//  7/5/18  //  Quick Reactions

Scott Pruitt is out at EPA, and not a moment too soon.  His almost comical cascade of ethical scandals were eclipsed only by his disdain for the office he was tasked with leading.  A man like Pruitt—who repeatedly demonstrated disdain for taxpayers and for his staff—has no place in public service.  Government is better without him.

Yet for those who care about the environment, Pruitt had one virtue: He was largely inept.  Pruitt came to DC full of anti-environmentalist bluster.  But he quickly made a boatload of enemies, and hastily issued a number of de-regulatory orders that were almost immediately struck down by federal courts.  To be sure, Pruitt was a loud (and aggressive) ally of corporate polluters. All told, though, he was never a particularly effective ally of fossil-fuel interests.  That was true even before Pruitt’s tenure at EPA.  As Oklahoma Attorney General, he sued the Obama EPA some 14 times.  Almost all of those lawsuits failed. 

In light of that track record, Pruitt’s departure poses potentially significant dangers. His interim replacement at EPA, Andrew Wheeler, is a former coal lobbyist with a reputation for being a smooth, careful Washington operator.   Though Wheeler is reported to be “much smarter” than Pruitt, he does seem to share his former boss’s zeal for rolling back environmental protections.  If you’re somebody who prioritizes clean air and clean water, that’s not a great combination.  Sure, Wheeler might not make the rookie mistakes Pruitt did, like trying to rush through regulatory rollbacks without following proper procedures.  But in the long run, a careful, deliberate version of Pruitt’s agenda could be more likely to survive judicial scrutiny.  That could have disastrous consequences for the planet.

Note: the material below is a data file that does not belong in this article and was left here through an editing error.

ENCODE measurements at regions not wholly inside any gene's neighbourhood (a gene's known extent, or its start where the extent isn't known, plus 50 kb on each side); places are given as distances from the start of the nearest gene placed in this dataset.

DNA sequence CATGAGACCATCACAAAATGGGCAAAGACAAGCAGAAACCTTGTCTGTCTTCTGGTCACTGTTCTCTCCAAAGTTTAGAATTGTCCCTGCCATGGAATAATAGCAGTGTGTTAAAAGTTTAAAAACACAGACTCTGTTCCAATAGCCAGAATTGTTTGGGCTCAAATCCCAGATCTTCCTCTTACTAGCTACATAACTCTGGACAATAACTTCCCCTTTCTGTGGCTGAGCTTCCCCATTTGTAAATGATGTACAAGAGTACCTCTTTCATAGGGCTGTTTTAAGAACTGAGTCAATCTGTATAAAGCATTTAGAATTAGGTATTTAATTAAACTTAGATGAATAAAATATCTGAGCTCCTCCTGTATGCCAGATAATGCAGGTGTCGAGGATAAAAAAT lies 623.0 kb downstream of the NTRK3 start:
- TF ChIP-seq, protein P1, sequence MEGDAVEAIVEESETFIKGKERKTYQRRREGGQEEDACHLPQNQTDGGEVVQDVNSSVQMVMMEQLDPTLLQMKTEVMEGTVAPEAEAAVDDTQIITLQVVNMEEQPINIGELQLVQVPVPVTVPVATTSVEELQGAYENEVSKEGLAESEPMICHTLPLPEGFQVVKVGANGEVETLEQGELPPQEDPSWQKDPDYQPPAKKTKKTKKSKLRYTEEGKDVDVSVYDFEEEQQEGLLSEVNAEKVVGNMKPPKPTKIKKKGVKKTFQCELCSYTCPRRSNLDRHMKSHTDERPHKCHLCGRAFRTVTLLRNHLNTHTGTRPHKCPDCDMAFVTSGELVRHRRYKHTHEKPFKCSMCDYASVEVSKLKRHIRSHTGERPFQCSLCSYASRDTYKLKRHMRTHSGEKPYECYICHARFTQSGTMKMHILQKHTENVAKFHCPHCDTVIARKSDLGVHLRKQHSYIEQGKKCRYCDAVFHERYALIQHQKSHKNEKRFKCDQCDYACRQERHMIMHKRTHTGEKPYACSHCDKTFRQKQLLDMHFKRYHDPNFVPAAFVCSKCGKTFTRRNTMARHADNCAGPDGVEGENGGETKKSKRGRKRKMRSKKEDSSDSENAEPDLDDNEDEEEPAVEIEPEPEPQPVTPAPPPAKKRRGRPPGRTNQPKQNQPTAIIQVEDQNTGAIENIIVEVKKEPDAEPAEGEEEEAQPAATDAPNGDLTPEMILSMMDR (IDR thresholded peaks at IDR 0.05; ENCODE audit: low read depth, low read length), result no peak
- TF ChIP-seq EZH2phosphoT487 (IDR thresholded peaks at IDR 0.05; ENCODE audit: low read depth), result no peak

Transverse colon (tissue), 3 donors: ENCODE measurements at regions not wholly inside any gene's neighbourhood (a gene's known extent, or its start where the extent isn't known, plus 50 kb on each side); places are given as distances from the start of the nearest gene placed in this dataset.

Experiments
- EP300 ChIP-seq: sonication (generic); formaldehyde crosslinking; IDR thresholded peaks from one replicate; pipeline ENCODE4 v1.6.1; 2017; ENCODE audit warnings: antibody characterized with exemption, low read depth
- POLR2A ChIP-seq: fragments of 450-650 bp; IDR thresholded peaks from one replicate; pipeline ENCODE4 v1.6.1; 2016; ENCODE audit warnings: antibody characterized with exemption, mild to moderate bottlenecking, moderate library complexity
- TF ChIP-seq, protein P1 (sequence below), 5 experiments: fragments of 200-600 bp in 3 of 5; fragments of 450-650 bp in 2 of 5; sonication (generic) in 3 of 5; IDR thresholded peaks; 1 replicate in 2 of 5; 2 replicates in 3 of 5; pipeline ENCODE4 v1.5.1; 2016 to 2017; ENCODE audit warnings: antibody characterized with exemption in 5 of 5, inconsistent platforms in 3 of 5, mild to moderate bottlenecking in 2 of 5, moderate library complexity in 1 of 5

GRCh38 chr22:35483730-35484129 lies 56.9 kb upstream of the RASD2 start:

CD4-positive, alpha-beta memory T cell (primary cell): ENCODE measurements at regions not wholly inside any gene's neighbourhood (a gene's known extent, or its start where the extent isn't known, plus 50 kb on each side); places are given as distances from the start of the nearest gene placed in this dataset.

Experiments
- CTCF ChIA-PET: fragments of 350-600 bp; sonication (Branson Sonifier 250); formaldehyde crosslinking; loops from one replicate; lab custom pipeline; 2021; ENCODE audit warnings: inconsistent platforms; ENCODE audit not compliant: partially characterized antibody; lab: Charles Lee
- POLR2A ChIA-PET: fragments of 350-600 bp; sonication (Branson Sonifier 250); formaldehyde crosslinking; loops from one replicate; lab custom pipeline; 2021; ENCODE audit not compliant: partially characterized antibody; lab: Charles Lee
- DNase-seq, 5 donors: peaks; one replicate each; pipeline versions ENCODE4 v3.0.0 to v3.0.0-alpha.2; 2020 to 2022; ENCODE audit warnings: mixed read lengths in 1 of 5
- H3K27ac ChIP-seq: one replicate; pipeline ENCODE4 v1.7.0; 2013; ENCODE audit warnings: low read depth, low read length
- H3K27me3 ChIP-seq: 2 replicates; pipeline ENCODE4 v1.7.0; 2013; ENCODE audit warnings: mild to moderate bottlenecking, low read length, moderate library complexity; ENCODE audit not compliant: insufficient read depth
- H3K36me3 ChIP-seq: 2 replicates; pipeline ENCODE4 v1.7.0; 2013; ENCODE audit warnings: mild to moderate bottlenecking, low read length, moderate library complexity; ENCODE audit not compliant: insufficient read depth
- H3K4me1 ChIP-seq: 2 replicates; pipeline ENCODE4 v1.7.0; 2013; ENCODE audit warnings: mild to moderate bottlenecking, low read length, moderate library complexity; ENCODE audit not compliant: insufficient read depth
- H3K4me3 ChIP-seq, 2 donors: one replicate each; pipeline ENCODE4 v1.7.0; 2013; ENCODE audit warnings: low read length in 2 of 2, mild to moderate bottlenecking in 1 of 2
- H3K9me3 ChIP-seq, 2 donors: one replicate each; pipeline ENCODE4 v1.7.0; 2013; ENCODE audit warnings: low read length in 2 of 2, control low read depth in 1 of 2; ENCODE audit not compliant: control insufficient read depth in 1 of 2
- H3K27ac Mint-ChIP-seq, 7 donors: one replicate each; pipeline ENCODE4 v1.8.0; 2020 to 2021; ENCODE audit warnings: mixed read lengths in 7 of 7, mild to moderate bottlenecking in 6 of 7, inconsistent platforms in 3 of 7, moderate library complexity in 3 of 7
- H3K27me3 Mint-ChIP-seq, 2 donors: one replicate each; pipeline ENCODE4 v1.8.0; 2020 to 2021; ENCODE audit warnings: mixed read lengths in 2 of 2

What’s more, without Pruitt’s attention-grabbing ethical lapses, the EPA’s work might once again fly under the radar.  That’s not a good thing.  Some of the most dangerous work currently being done by EPA involves technical questions that—unlike $43,000 phone booths—don’t easily grab public attention.  As I’ve previously written, for example, EPA is sneakily attempting to disqualify from EPA consideration two landmark health studies which justify regulation of deadly particulate matter.  And last month, EPA invited public comment as to how it should calculate the cost and benefits of regulation. That lays the groundwork for EPA to forbid agency consideration of “co-benefits”—the real-world benefits that accrue as an indirect result of regulating a particular pollutant.[1] 

These are wonky issue which are unlikely to grab front-page headlines.  But the human costs they threaten to impose are quite real.  Were EPA to (1) discredit longitudinal health studies, and (2) forbid consideration of co-benefits, it could ultimately result in EPA taking action that could cost tens of thousands of lives annually.  Better, perhaps, not to let the agency work in peace and quiet.

None of this is praise Scott Pruitt, or to bemoan his departure.  Indeed, despite his many failures in court, Pruitt has already imposed significant harms on imposed on the planet. Most significantly, Pruitt played a leading role in convincing President Trump to withdraw from the Paris Climate Accords.  In all events, there is simply no place in government for a person as ethically challenged as Scott Pruitt. 

Yet in light of Pruitt’s ineffectiveness, there is every possibility that the risk to the planet could be magnified if the new (and more competent) EPA administrator pursues a similar agenda.  And with President Trump repeatedly demonstrating personal antipathy towards environmental regulation, that seems highly likely. 

Pruitt’s departure, in short, is warranted and long-overdue.  But given what likely lies ahead, it is hardly cause to breathe easy.



[1] A classic example of co-benefits came when the Obama Administration issued regulations limiting mercury emissions from power plants.  Because reducing mercury emissions also inevitably reduces particulate matter emissions, the Obama Administration took the “co-benefits” of reducing particulate matter into account when considering the costs and benefits of its proposed rule. 

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Abbe R. Gluck

Yale Law School

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